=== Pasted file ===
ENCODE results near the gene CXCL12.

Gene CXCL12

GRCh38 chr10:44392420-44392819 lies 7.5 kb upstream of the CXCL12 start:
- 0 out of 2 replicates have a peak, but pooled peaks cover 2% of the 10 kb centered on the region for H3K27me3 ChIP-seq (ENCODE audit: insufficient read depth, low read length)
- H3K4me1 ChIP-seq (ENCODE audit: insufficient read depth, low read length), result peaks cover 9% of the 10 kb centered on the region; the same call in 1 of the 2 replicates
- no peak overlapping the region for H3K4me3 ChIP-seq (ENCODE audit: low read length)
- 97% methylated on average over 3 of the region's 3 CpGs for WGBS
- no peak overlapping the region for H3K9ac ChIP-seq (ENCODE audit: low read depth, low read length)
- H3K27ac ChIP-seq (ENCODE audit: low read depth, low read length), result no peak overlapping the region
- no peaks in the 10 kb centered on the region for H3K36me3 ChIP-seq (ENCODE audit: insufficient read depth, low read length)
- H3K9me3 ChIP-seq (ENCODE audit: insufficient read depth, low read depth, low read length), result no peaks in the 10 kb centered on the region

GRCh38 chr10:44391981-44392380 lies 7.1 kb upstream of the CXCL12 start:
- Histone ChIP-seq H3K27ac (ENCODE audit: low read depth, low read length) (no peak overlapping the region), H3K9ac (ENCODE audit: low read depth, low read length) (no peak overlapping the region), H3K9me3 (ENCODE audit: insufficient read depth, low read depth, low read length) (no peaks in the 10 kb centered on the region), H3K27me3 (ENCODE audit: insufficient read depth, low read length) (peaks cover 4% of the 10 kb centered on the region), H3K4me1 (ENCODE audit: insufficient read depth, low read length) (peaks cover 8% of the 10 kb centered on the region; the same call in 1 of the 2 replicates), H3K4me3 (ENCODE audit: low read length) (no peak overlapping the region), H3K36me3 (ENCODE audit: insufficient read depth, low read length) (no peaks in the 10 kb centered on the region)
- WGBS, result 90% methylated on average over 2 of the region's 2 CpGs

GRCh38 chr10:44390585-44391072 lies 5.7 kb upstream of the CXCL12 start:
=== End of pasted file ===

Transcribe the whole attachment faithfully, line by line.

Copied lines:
ENCODE results near the gene CXCL12.

Gene CXCL12

GRCh38 chr10:44392420-44392819 lies 7.5 kb upstream of the CXCL12 start:
- 0 out of 2 replicates have a peak, but pooled peaks cover 2% of the 10 kb centered on the region for H3K27me3 ChIP-seq (ENCODE audit: insufficient read depth, low read length)
- H3K4me1 ChIP-seq (ENCODE audit: insufficient read depth, low read length), result peaks cover 9% of the 10 kb centered on the region; the same call in 1 of the 2 replicates
- no peak overlapping the region for H3K4me3 ChIP-seq (ENCODE audit: low read length)
- 97% methylated on average over 3 of the region's 3 CpGs for WGBS
- no peak overlapping the region for H3K9ac ChIP-seq (ENCODE audit: low read depth, low read length)
- H3K27ac ChIP-seq (ENCODE audit: low read depth, low read length), result no peak overlapping the region
- no peaks in the 10 kb centered on the region for H3K36me3 ChIP-seq (ENCODE audit: insufficient read depth, low read length)
- H3K9me3 ChIP-seq (ENCODE audit: insufficient read depth, low read depth, low read length), result no peaks in the 10 kb centered on the region

GRCh38 chr10:44391981-44392380 lies 7.1 kb upstream of the CXCL12 start:
- Histone ChIP-seq H3K27ac (ENCODE audit: low read depth, low read length) (no peak overlapping the region), H3K9ac (ENCODE audit: low read depth, low read length) (no peak overlapping the region), H3K9me3 (ENCODE audit: insufficient read depth, low read depth, low read length) (no peaks in the 10 kb centered on the region), H3K27me3 (ENCODE audit: insufficient read depth, low read length) (peaks cover 4% of the 10 kb centered on the region), H3K4me1 (ENCODE audit: insufficient read depth, low read length) (peaks cover 8% of the 10 kb centered on the region; the same call in 1 of the 2 replicates), H3K4me3 (ENCODE audit: low read length) (no peak overlapping the region), H3K36me3 (ENCODE audit: insufficient read depth, low read length) (no peaks in the 10 kb centered on the region)
- WGBS, result 90% methylated on average over 2 of the region's 2 CpGs

GRCh38 chr10:44390585-44391072 lies 5.7 kb upstream of the CXCL12 start: